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Race and Policing

(x)To Protect and to Serve: L.A.P.D. Culture
Faced with gang warfare and dramatically changing city demographics, the L.A.P.D.--a small, highly mobile police force--had to adapt quickly, adopting new strategies and expanding its membership. Current L.A.P.D. Chief Bernard Parks, former Chief Daryl Gates, and former president of the Police Commission Gerald Chaleff reflect on the changing face of the L.A.P.D., and speculate on why the reputation of a highly respected and effective force became tarnished by allegations of corruption and criminal behavior.
(x)The Legacy of Rodney King
The 1991 videotaped beating of Rodney King by L.A.P.D. officers, and riots triggered by the acquittal of the officers involved, rocked L.A. and the nation. The events brought to the forefront concerns about racism and police brutality within the L.A.P.D.. Some, including former L.A.P.D. Police Chief Daryl Gates, say the way Los Angeles responded to these events helped set the stage for the Rampart scandal. Here are the views of Chief Gates; Judge Larry Fidler; current L.A.P.D. Chief Bernard Parks; Gerald Chaleff, former President of the L.A. Police Commission; and Gregory Yates, L.A. civil rights attorney representing Rampart clients in civil suits.
(x)Live from Death Row
The Rampart scandal unearthed rumors that some off-duty police officers with gang ties were working as security for Death Row Records, the successful rap music label. Death Row produces "gangsta" rap, a subgenre of rap music which celebrates the gang lifestyle--including drug dealing, drive-by shootings, and other street violence. Since its inception, rumors have linked Death Row with an extensive catalogue of real-life criminal activity, up to and including murder. The F.B.I. has conducted at least one investigation to the label's ties with illegal drugs. This article, featuring a prison interview with Death Row president Suge Knight, examines the suspect activities of the label and its artists.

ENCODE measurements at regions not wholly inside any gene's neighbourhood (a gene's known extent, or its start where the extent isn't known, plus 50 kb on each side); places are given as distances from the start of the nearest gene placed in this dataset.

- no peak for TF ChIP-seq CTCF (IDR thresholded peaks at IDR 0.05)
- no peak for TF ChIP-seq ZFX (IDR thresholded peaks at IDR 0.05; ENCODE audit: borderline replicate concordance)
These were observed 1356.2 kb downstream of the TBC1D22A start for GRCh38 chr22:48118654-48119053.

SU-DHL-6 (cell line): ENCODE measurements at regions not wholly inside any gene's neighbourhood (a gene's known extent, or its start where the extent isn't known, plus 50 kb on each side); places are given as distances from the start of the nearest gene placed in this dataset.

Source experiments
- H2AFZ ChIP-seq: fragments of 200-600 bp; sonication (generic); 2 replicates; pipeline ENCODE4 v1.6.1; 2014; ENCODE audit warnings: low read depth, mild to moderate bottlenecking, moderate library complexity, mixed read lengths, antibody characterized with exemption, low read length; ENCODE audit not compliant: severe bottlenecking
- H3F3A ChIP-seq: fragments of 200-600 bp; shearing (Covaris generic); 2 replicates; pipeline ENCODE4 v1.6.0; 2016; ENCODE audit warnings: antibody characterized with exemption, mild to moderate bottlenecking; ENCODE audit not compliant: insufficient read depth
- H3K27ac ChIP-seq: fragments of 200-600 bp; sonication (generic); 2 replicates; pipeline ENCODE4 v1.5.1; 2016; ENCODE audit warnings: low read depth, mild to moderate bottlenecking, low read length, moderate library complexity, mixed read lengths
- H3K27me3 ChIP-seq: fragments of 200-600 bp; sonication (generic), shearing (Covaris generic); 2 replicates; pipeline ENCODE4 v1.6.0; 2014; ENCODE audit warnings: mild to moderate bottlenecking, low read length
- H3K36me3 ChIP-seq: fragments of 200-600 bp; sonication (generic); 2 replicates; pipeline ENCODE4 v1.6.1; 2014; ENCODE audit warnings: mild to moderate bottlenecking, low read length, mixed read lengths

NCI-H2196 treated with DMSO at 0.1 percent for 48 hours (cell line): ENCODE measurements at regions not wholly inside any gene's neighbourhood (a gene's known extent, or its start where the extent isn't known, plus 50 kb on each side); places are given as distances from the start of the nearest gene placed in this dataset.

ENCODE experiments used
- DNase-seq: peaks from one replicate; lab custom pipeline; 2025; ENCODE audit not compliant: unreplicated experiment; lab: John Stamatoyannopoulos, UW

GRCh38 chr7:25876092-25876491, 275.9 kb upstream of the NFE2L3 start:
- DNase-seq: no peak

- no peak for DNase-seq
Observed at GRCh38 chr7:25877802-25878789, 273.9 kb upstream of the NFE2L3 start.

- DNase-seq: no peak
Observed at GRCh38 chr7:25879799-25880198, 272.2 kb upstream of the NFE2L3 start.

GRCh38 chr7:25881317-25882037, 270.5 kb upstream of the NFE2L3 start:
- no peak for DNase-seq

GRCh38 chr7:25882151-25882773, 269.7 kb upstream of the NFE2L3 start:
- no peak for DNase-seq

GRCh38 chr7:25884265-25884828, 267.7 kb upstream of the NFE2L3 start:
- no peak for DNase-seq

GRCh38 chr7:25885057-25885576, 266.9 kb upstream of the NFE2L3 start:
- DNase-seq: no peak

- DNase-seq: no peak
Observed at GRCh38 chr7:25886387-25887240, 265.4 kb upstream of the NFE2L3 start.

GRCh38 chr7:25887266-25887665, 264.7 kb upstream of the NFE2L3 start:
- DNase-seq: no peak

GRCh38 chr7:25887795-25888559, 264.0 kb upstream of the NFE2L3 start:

(x)Race, Rap, and the L.A.P.D.
In "L.A.P.D. Blues," the recurring rhythm of L.A.'s west-side rap presents a political perspective of a racist and oppressive L.A.P.D.--a viewpoint rooted in the Department's history of racial relations and policing practices. Here are some excerpts from lyrics of songs from FRONTLINE's "L.A.P.D. Blues" soundtrack.


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